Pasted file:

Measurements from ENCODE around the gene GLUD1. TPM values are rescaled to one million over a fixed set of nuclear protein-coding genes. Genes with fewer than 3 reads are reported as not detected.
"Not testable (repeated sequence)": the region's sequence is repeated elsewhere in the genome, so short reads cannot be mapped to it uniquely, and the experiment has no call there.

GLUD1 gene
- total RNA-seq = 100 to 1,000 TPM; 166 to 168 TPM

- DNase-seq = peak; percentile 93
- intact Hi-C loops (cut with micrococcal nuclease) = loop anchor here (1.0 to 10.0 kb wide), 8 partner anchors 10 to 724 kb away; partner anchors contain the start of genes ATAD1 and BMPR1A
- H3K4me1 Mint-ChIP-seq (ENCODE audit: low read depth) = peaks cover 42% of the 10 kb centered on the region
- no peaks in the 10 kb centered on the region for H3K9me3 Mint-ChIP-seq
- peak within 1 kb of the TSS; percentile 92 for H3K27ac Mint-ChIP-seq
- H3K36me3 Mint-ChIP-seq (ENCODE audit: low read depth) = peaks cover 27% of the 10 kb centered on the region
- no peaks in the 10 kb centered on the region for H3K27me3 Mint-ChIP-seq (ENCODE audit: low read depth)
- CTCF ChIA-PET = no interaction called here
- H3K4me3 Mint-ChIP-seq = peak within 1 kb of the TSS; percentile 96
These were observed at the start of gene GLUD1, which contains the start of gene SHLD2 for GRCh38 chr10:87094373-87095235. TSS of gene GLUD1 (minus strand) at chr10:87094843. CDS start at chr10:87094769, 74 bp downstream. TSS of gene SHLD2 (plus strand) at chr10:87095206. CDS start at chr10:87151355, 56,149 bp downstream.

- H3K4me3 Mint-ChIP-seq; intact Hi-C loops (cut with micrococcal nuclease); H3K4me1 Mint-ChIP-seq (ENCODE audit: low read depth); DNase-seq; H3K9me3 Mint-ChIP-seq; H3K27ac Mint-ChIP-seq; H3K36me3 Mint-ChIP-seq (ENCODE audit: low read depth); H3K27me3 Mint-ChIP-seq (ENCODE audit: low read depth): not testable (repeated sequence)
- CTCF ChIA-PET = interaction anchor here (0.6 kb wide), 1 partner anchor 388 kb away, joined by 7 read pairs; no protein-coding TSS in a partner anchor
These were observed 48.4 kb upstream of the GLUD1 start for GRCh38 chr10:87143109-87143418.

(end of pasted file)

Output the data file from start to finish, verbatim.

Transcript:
Measurements from ENCODE around the gene GLUD1. TPM values are rescaled to one million over a fixed set of nuclear protein-coding genes. Genes with fewer than 3 reads are reported as not detected.
"Not testable (repeated sequence)": the region's sequence is repeated elsewhere in the genome, so short reads cannot be mapped to it uniquely, and the experiment has no call there.

GLUD1 gene
- total RNA-seq = 100 to 1,000 TPM; 166 to 168 TPM

- DNase-seq = peak; percentile 93
- intact Hi-C loops (cut with micrococcal nuclease) = loop anchor here (1.0 to 10.0 kb wide), 8 partner anchors 10 to 724 kb away; partner anchors contain the start of genes ATAD1 and BMPR1A
- H3K4me1 Mint-ChIP-seq (ENCODE audit: low read depth) = peaks cover 42% of the 10 kb centered on the region
- no peaks in the 10 kb centered on the region for H3K9me3 Mint-ChIP-seq
- peak within 1 kb of the TSS; percentile 92 for H3K27ac Mint-ChIP-seq
- H3K36me3 Mint-ChIP-seq (ENCODE audit: low read depth) = peaks cover 27% of the 10 kb centered on the region
- no peaks in the 10 kb centered on the region for H3K27me3 Mint-ChIP-seq (ENCODE audit: low read depth)
- CTCF ChIA-PET = no interaction called here
- H3K4me3 Mint-ChIP-seq = peak within 1 kb of the TSS; percentile 96
These were observed at the start of gene GLUD1, which contains the start of gene SHLD2 for GRCh38 chr10:87094373-87095235. TSS of gene GLUD1 (minus strand) at chr10:87094843. CDS start at chr10:87094769, 74 bp downstream. TSS of gene SHLD2 (plus strand) at chr10:87095206. CDS start at chr10:87151355, 56,149 bp downstream.

- H3K4me3 Mint-ChIP-seq; intact Hi-C loops (cut with micrococcal nuclease); H3K4me1 Mint-ChIP-seq (ENCODE audit: low read depth); DNase-seq; H3K9me3 Mint-ChIP-seq; H3K27ac Mint-ChIP-seq; H3K36me3 Mint-ChIP-seq (ENCODE audit: low read depth); H3K27me3 Mint-ChIP-seq (ENCODE audit: low read depth): not testable (repeated sequence)
- CTCF ChIA-PET = interaction anchor here (0.6 kb wide), 1 partner anchor 388 kb away, joined by 7 read pairs; no protein-coding TSS in a partner anchor
These were observed 48.4 kb upstream of the GLUD1 start for GRCh38 chr10:87143109-87143418.